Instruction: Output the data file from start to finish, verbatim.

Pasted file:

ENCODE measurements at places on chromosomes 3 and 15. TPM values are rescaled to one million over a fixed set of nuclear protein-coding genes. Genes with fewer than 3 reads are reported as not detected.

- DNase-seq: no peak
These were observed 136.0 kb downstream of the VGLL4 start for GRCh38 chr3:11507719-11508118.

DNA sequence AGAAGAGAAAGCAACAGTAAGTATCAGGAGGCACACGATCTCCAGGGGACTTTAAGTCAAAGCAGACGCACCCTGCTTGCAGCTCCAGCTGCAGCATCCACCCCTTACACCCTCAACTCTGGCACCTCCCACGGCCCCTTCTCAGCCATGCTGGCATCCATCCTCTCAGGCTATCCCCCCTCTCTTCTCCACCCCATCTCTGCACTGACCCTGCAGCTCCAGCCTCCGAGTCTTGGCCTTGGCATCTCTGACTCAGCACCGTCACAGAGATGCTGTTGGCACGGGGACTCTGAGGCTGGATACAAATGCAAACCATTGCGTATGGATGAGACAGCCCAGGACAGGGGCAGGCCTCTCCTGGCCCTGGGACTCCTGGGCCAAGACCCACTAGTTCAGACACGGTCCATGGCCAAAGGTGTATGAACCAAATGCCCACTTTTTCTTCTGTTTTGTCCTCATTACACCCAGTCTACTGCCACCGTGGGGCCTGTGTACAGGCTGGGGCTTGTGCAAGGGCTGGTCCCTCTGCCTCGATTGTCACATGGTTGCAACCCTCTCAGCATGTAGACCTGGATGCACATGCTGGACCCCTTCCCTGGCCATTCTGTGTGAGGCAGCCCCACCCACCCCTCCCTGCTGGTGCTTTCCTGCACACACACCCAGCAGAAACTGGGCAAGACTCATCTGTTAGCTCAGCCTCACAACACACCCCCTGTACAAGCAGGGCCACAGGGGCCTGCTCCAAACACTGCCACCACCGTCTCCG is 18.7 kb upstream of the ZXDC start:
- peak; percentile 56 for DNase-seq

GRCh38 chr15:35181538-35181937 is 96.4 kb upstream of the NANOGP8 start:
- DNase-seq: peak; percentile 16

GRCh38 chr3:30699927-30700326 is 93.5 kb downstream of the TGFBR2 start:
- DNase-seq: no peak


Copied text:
ENCODE measurements at places on chromosomes 3 and 15. TPM values are rescaled to one million over a fixed set of nuclear protein-coding genes. Genes with fewer than 3 reads are reported as not detected.

- DNase-seq: no peak
These were observed 136.0 kb downstream of the VGLL4 start for GRCh38 chr3:11507719-11508118.

DNA sequence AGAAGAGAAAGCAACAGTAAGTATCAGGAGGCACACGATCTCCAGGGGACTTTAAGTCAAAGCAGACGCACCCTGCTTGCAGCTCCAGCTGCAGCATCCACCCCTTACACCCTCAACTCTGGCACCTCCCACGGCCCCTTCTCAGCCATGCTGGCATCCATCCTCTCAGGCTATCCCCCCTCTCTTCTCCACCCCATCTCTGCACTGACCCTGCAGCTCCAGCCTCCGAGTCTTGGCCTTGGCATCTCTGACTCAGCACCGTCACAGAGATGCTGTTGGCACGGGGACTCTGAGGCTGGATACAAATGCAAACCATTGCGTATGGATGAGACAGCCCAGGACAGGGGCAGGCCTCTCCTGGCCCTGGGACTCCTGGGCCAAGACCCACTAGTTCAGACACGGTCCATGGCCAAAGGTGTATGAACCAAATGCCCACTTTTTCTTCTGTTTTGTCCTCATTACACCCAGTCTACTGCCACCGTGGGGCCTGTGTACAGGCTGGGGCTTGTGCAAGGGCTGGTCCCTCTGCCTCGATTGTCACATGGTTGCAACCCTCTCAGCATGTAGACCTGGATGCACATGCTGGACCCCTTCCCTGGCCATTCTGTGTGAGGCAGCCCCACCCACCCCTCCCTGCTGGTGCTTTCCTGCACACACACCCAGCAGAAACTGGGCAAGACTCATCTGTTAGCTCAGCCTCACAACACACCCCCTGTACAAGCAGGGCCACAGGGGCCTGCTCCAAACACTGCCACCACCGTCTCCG is 18.7 kb upstream of the ZXDC start:
- peak; percentile 56 for DNase-seq

GRCh38 chr15:35181538-35181937 is 96.4 kb upstream of the NANOGP8 start:
- DNase-seq: peak; percentile 16

GRCh38 chr3:30699927-30700326 is 93.5 kb downstream of the TGFBR2 start:
- DNase-seq: no peak